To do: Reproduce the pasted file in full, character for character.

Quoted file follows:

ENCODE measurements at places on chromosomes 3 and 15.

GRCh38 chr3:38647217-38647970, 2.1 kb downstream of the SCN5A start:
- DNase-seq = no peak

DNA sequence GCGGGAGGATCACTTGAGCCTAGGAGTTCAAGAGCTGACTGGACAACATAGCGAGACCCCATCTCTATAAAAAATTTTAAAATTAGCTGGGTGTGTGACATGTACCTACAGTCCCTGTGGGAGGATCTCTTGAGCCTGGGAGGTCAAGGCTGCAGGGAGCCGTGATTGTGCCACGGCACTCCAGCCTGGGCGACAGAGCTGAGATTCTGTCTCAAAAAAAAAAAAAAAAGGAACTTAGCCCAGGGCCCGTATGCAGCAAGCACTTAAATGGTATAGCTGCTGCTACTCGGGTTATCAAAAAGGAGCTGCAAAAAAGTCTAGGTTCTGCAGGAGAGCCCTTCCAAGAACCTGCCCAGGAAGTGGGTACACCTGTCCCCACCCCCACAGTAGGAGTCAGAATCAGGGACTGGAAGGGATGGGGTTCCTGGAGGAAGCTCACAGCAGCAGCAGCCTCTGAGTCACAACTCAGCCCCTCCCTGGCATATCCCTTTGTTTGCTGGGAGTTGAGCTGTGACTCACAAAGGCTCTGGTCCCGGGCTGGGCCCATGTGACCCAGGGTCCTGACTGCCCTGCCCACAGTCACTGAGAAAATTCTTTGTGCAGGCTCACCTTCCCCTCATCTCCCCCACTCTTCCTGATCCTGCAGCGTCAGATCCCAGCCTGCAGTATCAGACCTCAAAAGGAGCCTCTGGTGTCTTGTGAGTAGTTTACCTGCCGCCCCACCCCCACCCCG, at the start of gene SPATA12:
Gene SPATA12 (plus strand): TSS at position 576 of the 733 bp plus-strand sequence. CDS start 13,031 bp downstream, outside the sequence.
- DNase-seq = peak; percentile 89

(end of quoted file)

ENCODE measurements at places on chromosomes 3 and 15.

GRCh38 chr3:38647217-38647970, 2.1 kb downstream of the SCN5A start:
- DNase-seq = no peak

DNA sequence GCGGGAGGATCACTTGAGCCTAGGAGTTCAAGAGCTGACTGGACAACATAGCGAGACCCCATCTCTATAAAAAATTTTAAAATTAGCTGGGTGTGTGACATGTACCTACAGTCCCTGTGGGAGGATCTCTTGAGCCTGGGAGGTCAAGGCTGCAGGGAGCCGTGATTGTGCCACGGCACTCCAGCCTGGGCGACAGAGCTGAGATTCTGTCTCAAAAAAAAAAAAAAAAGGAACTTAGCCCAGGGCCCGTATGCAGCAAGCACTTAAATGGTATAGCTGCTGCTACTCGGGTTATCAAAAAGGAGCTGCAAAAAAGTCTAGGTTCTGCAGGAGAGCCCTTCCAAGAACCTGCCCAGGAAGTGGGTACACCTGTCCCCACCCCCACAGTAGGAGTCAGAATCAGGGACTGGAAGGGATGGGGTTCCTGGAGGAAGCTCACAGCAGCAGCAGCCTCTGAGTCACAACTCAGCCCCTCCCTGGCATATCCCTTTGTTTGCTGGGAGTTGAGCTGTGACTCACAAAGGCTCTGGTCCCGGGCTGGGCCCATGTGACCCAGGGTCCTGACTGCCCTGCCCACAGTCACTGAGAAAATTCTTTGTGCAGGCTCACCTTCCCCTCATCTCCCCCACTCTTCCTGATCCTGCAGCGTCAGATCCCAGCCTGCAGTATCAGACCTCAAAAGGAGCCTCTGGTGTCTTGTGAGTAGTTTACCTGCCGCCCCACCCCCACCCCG, at the start of gene SPATA12:
Gene SPATA12 (plus strand): TSS at position 576 of the 733 bp plus-strand sequence. CDS start 13,031 bp downstream, outside the sequence.
- DNase-seq = peak; percentile 89